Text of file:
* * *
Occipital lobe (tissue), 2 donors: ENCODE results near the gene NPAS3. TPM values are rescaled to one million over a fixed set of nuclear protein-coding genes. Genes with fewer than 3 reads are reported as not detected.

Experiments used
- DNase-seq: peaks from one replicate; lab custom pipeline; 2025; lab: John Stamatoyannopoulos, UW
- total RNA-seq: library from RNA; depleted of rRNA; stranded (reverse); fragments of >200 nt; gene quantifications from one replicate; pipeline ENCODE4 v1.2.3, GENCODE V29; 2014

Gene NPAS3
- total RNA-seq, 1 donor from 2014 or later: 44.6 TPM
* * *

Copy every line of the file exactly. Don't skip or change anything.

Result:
Occipital lobe (tissue), 2 donors: ENCODE results near the gene NPAS3. TPM values are rescaled to one million over a fixed set of nuclear protein-coding genes. Genes with fewer than 3 reads are reported as not detected.

Experiments used
- DNase-seq: peaks from one replicate; lab custom pipeline; 2025; lab: John Stamatoyannopoulos, UW
- total RNA-seq: library from RNA; depleted of rRNA; stranded (reverse); fragments of >200 nt; gene quantifications from one replicate; pipeline ENCODE4 v1.2.3, GENCODE V29; 2014

Gene NPAS3
- total RNA-seq, 1 donor from 2014 or later: 44.6 TPM